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kronckew 4th July 2017 08:01 PM

wotsit (pioneer sword?)?
4 Attachment(s)
picked this beasty up today from an auction over the weekend, appears to be a 'pioneer' sword, what looks like a british arrow mark on the blade. blade looks similar to that on an 1830 issue baker/pioneer sword, but with an unusual large tho well made wood grip with a brass guard, end pommel, and a cross checkered wood grip.

blade is 55 cm. long, 4.5 cm. wide at the guard, 6 mm. thick & distal tapered. the 20cm. 'yelman' is razor sharp, as is the blade almost to the guard. guard is 1.2cm. thick brass, carved to match the grip. pommel cap is held by 4 small brass screws with crossed heads. grip is 16cm. from guard to end of pommel. it's 4.2cm dia. at the guard, getting larger near the pommel. the 'saw' part is VERY sharp and the teeth are 'set' properly like a real hand saw, not just notches. blade is pitted, but has been polished and no active rust present. weight sans scabbard is 820gm. no other mark than the one shown.

scabbard is wood, covered in what looks like vellum, or thin calfskin, light color, a bit grimey. very well done. brass chape is well made as well. small holes are on the spine near the mouth and further down where suspension ring mounts would once have been.

so, wotsit? i initially thought it was a hunting sword variant of some sort, when i bid on it online, but this is more beefy than most. smaller photos were from dealer's online catalogue.

thanks in advance for any help or light shed on this item.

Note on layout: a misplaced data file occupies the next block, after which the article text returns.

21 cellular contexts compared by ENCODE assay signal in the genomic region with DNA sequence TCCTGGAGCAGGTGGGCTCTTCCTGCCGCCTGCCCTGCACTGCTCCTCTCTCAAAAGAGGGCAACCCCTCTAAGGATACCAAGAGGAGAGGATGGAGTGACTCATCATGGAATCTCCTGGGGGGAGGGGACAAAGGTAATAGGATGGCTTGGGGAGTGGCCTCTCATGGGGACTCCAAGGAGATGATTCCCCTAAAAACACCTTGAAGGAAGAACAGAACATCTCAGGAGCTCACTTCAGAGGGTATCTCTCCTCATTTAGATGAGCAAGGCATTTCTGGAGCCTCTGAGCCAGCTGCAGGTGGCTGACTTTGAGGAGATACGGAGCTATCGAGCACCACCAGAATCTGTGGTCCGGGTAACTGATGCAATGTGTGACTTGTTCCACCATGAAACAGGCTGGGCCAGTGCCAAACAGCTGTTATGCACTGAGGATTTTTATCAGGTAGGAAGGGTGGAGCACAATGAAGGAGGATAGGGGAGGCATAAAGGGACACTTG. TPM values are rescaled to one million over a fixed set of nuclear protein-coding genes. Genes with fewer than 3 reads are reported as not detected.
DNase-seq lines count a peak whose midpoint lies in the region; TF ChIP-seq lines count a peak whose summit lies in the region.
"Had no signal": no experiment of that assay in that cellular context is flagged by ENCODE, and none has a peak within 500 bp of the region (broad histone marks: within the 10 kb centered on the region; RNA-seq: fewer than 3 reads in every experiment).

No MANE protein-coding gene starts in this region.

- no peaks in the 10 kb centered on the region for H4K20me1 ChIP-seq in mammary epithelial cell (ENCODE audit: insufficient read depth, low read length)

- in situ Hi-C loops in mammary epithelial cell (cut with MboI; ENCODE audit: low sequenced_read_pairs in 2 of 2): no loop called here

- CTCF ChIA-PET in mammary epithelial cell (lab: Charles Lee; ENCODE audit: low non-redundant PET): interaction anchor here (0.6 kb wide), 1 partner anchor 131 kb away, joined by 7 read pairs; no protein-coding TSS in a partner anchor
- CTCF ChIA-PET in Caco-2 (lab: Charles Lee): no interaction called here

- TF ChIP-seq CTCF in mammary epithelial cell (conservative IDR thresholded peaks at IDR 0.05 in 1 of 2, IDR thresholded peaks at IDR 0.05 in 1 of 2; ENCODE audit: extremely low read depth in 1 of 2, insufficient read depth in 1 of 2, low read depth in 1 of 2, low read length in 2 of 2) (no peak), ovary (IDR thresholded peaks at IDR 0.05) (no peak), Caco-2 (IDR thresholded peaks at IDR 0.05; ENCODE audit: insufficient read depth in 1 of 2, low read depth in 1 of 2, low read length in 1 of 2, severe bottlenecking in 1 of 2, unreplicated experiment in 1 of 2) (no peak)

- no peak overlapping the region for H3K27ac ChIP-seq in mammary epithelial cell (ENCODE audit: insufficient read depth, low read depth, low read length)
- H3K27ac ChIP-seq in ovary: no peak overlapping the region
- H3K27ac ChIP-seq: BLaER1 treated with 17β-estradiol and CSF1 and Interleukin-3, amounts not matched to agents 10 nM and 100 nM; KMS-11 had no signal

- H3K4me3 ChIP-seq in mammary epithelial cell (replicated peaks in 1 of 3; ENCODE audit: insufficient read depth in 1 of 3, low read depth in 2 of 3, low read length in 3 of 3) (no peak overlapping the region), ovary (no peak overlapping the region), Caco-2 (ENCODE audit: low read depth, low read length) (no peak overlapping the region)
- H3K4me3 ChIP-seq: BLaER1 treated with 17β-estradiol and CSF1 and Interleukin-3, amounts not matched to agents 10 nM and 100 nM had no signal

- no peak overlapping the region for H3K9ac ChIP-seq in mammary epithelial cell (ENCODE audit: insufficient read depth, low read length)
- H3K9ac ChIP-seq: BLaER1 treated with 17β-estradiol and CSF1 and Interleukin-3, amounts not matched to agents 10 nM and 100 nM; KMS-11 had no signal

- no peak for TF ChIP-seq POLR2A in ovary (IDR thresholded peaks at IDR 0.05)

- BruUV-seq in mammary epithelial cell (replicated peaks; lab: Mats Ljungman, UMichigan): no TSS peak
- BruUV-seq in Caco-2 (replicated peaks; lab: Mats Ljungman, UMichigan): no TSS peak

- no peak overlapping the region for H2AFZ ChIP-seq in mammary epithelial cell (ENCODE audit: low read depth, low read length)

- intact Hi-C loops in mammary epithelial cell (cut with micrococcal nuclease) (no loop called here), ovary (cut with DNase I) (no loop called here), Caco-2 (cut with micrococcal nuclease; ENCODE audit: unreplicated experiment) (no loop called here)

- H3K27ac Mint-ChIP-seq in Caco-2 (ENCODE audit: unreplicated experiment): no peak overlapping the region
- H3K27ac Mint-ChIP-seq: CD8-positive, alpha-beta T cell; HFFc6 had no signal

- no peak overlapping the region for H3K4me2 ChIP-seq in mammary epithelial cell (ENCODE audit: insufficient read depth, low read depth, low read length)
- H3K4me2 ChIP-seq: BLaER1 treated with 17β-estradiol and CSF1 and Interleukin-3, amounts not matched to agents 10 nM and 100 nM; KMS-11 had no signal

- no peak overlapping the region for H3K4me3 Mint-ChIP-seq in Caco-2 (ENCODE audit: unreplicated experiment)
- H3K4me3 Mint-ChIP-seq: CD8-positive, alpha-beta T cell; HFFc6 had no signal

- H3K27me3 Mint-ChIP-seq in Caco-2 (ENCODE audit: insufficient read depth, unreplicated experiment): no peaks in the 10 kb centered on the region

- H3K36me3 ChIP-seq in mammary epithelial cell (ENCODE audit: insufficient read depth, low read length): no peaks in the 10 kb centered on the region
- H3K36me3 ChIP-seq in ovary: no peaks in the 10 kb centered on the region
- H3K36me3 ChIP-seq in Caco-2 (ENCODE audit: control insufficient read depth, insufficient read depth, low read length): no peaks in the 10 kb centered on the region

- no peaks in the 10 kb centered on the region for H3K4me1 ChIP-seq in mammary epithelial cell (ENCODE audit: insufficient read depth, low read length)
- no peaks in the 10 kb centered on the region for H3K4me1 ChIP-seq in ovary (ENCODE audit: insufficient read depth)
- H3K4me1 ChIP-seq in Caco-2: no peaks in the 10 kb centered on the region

Norman McCormick 4th July 2017 08:45 PM

Hi Wayne,
This thread may interest you particularly post no2 and the marks on the blade It is the only blade profile I think that fits yours. I have an 1856 Pattern Pioneers sword and the profile is different.

kronckew 4th July 2017 09:01 PM

the blade and marks fit, appears to have been repurposed, re-hilted and used in a later conflict. ww1 maybe? dad's army?

RobertGuy 4th July 2017 10:09 PM

Probably a private conversion rather than military. The facing arrow marks denote ''sold out of service''.

Ibrahiim al Balooshi 5th July 2017 03:08 PM

1 Attachment(s)
It looks like a Martini Bayonet ... The British 1879 Sawback Bayonet with a reworked hilt Or an AC bayonet converted from P1859 Cutlass bayonet in 1878. Favoured in Irish circles and as an Engineers / Artillery weapon... ?


But its not! This is exactly as set out above by Norman at # 2... :)

E-Pattern-English-Pioneer's 1831-Lion Head Hanger-

kronckew 5th July 2017 03:36 PM

yup. the later ones were straight and not well loved i hear. just imagine one of the MH sword bayos on the end of a full lrngth .45 cal martini-henry rifle.

nice to see the full 1830's weapon.

Norman McCormick 7th July 2017 12:54 PM

5 Attachment(s)
Here's the 1856 Pioneer model for comparison. I believe this particular one was issued in Jan 1900 and reissued in Nov 1902, if anyone can I.D. the stamps I'd be grateful. The chape appears to have been repaired at some point as the end should be squared off and not have the extra section as this one has. As an aside these swords were discontinued for Pioneer use but were reissued to the Royal Navy as cutlasses and not particularly well received as such as far I remember.

MacCathain 7th July 2017 01:38 PM

Norman, I believe the stamp on the scabbard throat refers to the 5th Battalion Lancashire Fusiliers, while the stamp on the guard is for the 4th Batt. Royal Warwickshire Regiment.

Norman McCormick 7th July 2017 09:46 PM

Originally Posted by MacCathain
Norman, I believe the stamp on the scabbard throat refers to the 5th Battalion Lancashire Fusiliers, while the stamp on the guard is for the 4th Batt. Royal Warwickshire Regiment.

Many thanks for the info :)
My Regards,

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